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1

As has been said by others, it sort of depends on the perspective. This might be troubling to write in first person for the exact reason mentioned - the character is probably not paying attention. In that case, you might be better off having him revisit the experience in a flashback later. However, if we're dealing with any other perspective, I think it's ...


0

If to you the chapter seems good, and it seems to be fulfilling your purpose for it, I would not worry about it now. If it is too short, what that really means one of the following: either you didn't establish as much in the opening chapter as you think you did, or else there's some other major problem (e.g. it's short because you're infodumping, or because ...


0

I'm personally of the opinion chapters exist more to organize information and events. It's functionally identical in most cases to have 20 chapters to having 10 chapters twice as long. Of course formatting or specific requirements might come in (publishers wanting specific chapter lengths, for example, and if this is a potential concern, you should research ...


5

Monica is on the right track, but I'd push it more. If he's howling the name of his murdered wife in his grief, he's not aware of anything outside that grief. I would actually not show the husband being aware of the changes while they're happening. Maybe, possibly, flashes of light (which cast different shadows on her face), or he feels his ears pop, or ...


4

I can't call specific examples to mind right now, but I've seen this sort of "wait, the world is not quite as it should be" situation handled by sharing the POV character's inner dialogue as he gradually notices peculiarities. Something like this: "Sharon, no!" he shouted to no one in particular as he cradled her in his arms. "Sharon!" He shuddered as ...


2

In my experience, and from research into other's writing and professional opinions, the length or lack there of does not matter. Only you can know when your chapter is officially over. If you feel you have accomplished what you intended when you wrote that first chapter, than it is a success. If you feel it is lacking, than it probably is. Reread it and see ...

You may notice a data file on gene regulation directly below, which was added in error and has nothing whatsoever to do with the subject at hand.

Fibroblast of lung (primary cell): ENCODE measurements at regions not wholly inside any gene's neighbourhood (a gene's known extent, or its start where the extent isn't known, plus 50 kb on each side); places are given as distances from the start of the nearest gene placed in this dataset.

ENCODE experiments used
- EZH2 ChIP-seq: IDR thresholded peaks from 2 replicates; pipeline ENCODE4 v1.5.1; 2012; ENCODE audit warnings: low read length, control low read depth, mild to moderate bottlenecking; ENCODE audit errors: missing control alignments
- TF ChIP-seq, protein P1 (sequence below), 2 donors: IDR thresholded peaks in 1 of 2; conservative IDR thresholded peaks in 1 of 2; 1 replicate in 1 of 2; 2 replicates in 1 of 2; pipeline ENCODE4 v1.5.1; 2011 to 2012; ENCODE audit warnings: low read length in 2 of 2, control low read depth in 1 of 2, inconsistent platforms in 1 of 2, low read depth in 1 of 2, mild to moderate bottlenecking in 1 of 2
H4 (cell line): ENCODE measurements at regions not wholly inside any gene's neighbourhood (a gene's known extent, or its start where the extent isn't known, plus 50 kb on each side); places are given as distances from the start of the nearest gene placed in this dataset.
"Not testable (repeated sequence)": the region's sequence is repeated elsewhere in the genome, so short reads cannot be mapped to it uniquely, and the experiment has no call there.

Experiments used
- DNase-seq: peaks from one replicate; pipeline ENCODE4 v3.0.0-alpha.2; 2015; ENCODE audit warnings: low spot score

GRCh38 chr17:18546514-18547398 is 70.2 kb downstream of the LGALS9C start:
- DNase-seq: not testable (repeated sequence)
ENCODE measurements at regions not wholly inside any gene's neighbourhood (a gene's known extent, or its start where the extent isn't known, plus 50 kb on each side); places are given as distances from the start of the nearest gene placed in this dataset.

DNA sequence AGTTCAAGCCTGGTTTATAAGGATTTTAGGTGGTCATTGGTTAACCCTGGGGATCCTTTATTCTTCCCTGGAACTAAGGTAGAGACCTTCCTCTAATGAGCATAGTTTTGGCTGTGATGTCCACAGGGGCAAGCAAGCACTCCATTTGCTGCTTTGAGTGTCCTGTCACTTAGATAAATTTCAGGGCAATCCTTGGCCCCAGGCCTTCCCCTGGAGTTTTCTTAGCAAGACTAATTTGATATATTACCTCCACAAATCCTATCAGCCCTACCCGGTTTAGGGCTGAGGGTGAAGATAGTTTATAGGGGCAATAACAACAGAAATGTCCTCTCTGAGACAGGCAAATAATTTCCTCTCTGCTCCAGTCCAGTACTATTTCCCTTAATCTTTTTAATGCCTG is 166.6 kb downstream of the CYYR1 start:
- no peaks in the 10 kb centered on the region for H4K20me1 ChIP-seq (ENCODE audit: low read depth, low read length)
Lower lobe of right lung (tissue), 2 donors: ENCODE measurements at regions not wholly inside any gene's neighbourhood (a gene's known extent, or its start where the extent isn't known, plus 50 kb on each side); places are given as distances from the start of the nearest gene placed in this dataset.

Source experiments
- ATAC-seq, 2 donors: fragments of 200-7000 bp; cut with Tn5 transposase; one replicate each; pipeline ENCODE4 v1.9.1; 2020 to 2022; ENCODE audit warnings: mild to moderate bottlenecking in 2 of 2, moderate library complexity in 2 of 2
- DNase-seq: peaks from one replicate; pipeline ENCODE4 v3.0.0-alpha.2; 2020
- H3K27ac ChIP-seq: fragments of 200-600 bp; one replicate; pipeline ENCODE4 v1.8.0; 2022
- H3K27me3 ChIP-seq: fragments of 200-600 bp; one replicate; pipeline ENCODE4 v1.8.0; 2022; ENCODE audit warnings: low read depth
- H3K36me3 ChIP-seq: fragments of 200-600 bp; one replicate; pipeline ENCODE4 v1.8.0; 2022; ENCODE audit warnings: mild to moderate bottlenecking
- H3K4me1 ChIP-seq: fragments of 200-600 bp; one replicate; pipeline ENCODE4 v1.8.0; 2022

3

In my experience, chapter length does not matter. Your book may look more 'impressive' or 'official' with long chapters, but are they necessary to the book itself? No. As long as the first chapter does what the first chapter is supposed to do (be that introducing the protagonist, setting the scene, introducing the conflict, etc.), it doesn't matter if it is ...


0

I'm not sure if this is helpful but this is what I do: I always finish reading novels I start.


0

Here are two guidelines I use. Camera Shot. In Zen in the Art of Writing, Ray Bradbury offers this simple and useful idea: Think of each paragraph as a single camera shot in a movie. Every time the shot changes (e.g. change in camera angle), start a new paragraph. Character tempo. This is a more complex idea. At what "tempo" is the character experiencing ...


3

What paragraphs accomplish Text that isn't split up into paragraphs is often referred to as a "wall of text" and can be very difficult to read. Paragraphs are used for a few reasons: Organization, pacing, and to give the reader a chance to pause, similarly to what the end of a sentence does. Paragraphs exist to group sentences on the same topic together. ...


3

Please please please PLEASE use date/time of day references. Please. With chocolate on top. It's way too easy to get lost in the flow of narration and not have a damn clue when we are. Is it morning? Is it night? Shouldn't the moon be out? How can the narrator see the cows jumping off the cliff if it's the middle of the night? Why is daylight slanting ...


5

Saying "In the end of June" is a form of telling instead of showing. That is, you've told us time had passed, but it's not meaningful to us in terms of what it means for the character, setting, or plot. With just a little more information, it does flow well with the time information: I had finals to finish and an apartment to pack up, so despite the ...


3

In my opinion, only describe what you need to describe. And only when you need to. At least that's what I try and do in my writing. I recall in an Isaac Asimov novel, I forget which, he kept back the detail that a particular character had dwarfism until quite near the end but it was crucial to the plot. Until then, the reader assumed, (a dangerous ...